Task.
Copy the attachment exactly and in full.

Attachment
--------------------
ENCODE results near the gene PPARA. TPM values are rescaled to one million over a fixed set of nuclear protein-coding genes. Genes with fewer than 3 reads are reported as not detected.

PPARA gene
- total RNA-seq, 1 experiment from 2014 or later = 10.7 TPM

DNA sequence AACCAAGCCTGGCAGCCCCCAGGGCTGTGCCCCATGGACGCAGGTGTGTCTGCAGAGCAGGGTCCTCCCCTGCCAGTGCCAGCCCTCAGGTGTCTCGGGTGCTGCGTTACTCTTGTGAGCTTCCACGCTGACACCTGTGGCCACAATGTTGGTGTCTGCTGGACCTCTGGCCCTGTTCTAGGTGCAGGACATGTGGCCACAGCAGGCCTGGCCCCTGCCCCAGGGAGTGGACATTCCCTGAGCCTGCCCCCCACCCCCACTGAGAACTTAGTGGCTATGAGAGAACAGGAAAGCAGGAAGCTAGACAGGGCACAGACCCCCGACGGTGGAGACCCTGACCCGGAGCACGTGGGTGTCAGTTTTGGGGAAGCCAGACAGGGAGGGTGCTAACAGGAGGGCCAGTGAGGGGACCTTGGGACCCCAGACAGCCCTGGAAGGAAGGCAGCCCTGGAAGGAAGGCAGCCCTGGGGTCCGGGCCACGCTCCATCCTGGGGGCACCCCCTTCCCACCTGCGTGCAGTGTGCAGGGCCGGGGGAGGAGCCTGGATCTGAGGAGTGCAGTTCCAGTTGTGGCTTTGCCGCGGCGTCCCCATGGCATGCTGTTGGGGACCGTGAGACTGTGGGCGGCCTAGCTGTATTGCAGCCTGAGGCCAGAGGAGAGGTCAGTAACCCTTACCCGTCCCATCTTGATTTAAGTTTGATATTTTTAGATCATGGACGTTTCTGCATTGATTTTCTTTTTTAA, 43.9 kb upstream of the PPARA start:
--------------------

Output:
ENCODE results near the gene PPARA. TPM values are rescaled to one million over a fixed set of nuclear protein-coding genes. Genes with fewer than 3 reads are reported as not detected.

PPARA gene
- total RNA-seq, 1 experiment from 2014 or later = 10.7 TPM

DNA sequence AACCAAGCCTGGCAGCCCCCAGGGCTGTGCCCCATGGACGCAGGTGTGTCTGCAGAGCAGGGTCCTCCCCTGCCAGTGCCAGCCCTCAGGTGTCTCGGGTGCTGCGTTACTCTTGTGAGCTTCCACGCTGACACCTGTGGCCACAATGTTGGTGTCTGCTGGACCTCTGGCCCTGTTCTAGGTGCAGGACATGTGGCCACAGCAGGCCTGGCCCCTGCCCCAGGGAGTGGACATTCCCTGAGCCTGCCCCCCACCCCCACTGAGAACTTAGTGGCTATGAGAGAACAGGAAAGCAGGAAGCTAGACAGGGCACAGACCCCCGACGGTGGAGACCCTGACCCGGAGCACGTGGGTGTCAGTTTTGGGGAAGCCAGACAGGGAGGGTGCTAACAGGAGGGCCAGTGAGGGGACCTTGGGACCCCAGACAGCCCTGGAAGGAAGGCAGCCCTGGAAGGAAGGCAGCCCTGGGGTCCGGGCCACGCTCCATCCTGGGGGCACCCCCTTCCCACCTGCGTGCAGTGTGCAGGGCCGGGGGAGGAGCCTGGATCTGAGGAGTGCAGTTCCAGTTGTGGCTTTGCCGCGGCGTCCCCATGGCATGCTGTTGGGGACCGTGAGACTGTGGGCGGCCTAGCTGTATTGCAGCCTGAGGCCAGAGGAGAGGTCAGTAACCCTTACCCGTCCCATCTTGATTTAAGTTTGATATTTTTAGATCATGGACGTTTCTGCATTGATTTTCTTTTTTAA, 43.9 kb upstream of the PPARA start: